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403(b) Policy Loans' Continued Form 5500 Reporting Problem

Robert J. Toth, Jr.

One of the more intractable issues with which ERISA 403(b) plan sponsors must deal every year arises from the “policy loans” issued by insurance carriers under the 403(b) annuity contracts held under the plans. There is simply no good way to report these loans on the Form 5500, and the newly proposed Form 5500 changes do not address this ongoing gnat of an issue.

A policy loan is a quirky financial arrangement which has existed, literally, for generations in the 403(b) market. They are based upon the insurance industry’s historical practice of loaning money to their policyholders. How they actually work is that the insurance company makes a loan to a 403(b) contract holder in accordance with the same loan rules which apply to any other plan loan under the Code and ERISA, and then reserves an amount under the related annuity account equal to the amount of the outstanding loan. Often, for a number of practical reasons, the reserved amount may actually exceed the amount of the loan. As the loan is paid back, the corresponding amount reserved under the contract is also released. It is considered “borrowing against the policy.”

Compare this to the “plan loan,” which is typical under a 401(k) plan and has growing popularity in the 403(b) market. The plan itself makes a loan to the participant. Technically, the borrowing participant elects to invest its assets in a “loan account,” whose sole asset is the promissory note between the participant and the plan. As the loan is repaid (and funds deposited in other investment accounts of the participant), the value of the loan account decreases.

Here’s the problem: loans are required to be reported on the Form 5500 financial statement, and are carried under the Form 5500 rules as a separate asset of the plan (under the newly proposed 5500 rules, it will be carried as a receivable instead of an investment). This works well for the “plan loan,” as it just shows up as an asset of the plan on Schedule H line 1(c)(8). However, a policy loan is reported much differently. Even though you have taken out a loan, no cash for the loan has ever come out of the plan itself. The funds have come from the insurance company’s coffers.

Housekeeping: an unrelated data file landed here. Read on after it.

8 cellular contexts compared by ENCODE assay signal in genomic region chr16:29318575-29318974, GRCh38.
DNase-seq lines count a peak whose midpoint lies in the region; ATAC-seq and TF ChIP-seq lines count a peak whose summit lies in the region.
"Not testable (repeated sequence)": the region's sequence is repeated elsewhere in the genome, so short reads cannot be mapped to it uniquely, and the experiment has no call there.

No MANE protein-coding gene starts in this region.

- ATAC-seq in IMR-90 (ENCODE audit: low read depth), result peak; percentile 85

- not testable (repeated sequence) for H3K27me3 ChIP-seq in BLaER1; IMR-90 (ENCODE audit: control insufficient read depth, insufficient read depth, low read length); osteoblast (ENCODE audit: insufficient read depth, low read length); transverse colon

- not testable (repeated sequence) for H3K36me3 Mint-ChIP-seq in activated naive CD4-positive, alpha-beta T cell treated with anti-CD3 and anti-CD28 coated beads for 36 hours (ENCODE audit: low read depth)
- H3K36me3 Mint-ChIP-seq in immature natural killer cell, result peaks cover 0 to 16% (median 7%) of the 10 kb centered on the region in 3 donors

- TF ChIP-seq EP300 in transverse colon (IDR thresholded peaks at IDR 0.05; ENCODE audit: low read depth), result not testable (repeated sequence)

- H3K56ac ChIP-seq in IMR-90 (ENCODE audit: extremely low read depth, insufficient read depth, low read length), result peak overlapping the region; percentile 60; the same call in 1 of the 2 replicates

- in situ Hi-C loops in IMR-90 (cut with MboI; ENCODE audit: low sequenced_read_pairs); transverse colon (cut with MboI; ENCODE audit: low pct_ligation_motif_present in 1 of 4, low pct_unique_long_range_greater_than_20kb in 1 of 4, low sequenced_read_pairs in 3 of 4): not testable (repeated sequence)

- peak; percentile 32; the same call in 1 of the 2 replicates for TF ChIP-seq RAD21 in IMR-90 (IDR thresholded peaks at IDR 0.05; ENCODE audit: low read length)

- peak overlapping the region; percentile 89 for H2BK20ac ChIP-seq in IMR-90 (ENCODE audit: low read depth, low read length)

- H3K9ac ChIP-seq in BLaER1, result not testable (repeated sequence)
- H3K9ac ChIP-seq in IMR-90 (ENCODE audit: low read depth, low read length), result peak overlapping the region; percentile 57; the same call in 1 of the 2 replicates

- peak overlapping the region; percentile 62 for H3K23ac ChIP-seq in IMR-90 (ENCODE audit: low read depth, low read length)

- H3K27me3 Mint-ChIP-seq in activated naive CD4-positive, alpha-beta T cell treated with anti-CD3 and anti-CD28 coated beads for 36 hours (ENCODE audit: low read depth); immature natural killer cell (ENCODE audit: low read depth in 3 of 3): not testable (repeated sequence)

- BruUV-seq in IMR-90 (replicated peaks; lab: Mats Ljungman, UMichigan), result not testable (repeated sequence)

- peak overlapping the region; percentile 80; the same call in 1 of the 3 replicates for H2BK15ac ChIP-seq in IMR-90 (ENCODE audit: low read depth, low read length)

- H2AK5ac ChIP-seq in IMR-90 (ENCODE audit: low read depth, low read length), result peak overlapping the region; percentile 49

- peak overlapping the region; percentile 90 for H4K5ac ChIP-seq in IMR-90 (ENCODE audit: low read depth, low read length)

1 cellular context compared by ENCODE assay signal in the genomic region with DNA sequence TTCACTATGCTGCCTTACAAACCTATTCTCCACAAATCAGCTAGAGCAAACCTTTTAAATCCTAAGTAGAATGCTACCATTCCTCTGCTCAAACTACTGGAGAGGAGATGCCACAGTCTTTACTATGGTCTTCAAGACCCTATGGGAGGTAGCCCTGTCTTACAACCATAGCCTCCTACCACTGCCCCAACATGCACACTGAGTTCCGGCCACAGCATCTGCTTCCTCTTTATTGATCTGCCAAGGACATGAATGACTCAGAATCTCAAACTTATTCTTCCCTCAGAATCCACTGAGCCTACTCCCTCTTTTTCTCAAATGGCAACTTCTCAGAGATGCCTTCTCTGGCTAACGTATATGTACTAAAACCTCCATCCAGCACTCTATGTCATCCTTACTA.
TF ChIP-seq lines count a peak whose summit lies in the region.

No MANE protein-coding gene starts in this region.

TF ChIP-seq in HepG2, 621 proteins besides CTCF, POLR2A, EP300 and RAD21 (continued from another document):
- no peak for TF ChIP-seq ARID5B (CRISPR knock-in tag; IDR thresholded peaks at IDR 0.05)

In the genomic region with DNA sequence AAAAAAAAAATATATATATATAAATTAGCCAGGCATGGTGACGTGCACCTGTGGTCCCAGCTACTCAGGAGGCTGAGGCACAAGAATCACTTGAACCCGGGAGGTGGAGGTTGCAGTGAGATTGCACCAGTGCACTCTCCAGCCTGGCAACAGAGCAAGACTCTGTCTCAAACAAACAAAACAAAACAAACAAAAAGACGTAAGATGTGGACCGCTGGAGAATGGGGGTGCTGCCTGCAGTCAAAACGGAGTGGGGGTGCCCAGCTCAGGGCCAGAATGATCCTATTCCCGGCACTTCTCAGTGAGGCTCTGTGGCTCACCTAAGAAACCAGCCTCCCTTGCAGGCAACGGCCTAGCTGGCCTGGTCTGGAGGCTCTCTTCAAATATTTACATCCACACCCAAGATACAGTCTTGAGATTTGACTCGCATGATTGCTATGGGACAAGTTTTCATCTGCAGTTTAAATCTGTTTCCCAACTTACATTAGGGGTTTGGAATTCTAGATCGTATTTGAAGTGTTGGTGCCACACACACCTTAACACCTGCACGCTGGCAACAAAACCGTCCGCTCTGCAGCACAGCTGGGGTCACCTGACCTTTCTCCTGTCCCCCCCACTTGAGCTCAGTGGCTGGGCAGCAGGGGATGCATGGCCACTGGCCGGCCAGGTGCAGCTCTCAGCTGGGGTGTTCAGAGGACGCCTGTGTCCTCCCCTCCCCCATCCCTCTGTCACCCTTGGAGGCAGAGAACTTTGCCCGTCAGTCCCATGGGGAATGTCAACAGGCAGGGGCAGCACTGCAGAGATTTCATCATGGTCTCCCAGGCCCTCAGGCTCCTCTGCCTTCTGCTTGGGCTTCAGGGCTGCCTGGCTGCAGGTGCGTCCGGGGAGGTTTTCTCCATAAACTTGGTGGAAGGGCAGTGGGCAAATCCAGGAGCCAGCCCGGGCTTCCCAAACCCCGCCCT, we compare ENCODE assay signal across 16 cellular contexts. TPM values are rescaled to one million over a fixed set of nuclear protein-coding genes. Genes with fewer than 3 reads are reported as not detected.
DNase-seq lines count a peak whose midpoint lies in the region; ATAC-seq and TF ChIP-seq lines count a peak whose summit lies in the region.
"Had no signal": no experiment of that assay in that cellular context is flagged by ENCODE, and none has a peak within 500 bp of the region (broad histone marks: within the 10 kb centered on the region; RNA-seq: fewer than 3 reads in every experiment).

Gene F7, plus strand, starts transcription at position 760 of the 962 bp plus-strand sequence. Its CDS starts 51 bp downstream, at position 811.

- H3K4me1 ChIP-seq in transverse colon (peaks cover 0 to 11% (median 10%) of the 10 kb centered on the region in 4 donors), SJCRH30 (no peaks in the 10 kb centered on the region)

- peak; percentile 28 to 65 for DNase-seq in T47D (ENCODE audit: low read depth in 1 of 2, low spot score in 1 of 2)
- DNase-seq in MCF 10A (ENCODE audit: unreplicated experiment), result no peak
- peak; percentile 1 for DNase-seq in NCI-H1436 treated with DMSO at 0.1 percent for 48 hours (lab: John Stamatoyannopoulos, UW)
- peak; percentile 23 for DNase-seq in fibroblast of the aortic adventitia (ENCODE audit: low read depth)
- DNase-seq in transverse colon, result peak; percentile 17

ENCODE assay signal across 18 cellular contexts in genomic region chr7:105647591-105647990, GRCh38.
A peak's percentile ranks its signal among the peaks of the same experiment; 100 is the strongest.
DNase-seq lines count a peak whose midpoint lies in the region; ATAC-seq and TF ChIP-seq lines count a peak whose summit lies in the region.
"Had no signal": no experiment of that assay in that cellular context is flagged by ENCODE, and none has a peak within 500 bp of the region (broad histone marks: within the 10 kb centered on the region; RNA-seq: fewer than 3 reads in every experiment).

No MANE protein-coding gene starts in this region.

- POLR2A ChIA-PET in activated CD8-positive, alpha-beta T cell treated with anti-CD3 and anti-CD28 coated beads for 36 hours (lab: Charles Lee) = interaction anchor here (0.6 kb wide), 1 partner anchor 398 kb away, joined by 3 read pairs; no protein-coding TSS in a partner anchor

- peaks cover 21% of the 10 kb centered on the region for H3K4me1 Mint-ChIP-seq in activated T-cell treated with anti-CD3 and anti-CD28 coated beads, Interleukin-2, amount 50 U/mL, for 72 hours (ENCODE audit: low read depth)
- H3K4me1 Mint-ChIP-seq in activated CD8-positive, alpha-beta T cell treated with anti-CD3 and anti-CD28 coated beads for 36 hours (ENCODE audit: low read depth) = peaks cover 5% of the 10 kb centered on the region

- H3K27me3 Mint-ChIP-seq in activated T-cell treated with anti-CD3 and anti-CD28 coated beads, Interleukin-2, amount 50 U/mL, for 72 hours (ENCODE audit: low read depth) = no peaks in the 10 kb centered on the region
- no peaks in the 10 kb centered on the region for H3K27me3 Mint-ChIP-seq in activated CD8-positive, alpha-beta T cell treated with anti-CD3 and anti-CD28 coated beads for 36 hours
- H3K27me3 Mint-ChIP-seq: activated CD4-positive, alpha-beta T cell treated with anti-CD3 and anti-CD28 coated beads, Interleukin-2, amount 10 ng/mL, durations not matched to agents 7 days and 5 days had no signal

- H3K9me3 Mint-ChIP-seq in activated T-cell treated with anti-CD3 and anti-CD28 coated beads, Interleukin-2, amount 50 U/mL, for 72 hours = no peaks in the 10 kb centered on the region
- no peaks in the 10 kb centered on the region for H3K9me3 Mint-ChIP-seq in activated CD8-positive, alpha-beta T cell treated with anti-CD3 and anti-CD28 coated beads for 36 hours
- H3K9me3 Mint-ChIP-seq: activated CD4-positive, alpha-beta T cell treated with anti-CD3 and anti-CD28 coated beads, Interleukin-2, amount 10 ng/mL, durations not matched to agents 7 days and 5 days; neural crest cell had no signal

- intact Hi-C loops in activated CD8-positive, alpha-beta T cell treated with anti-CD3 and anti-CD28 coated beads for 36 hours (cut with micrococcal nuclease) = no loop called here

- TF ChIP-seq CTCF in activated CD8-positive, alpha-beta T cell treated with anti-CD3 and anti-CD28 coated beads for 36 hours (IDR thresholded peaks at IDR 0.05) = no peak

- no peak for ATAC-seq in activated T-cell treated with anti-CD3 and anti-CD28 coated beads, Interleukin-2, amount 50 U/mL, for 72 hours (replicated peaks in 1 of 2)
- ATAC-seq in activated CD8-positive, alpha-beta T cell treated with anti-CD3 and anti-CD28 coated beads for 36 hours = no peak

The reserve amount in the annuity contract related to the policy loan still shows up as an invested asset under the contract (typically reported under line 1(c)(14)). If you actually then report the amount of the outstanding “policy loans” on line 1(c)(8), the result is a double-counting of the loan amount as an asset, and your books will be sorely out of balance.

A plan can’t just ignore the loan, as such policy loans are considered plan loans under the Code. But you can’t report them on the participant loan section of the Form 5500, either, without causing serious accounting problems.

The answer is that few accounting firms know how to deal with it, and the issue is often just ignored-that is, the policy loan is just never reported. I find that the better solution is probably to footnote the loans in the audited financial statement, for large plans, and this seems to fulfill the reporting obligations. But the auditor will need to buy into this.

For small plans, the problem is not as acute. Participant loans are reported as a “specific asset” under Part 1, 3(e), a section which does need to be included in the total assets. IT be interesting to see, however, if policy loans are actually regularly reported here, or just ignored.

It really is a Gordian Knot which we must prove every year can’t be untied.

Robert J. Toth, Jr. is principal in the Law Office of Robert J. Toth, Jr., LLC and is a member of the NTSA Communications Committee.

Opinions expressed are those of the author, and do not necessarily reflect the views of NTSA, or its members.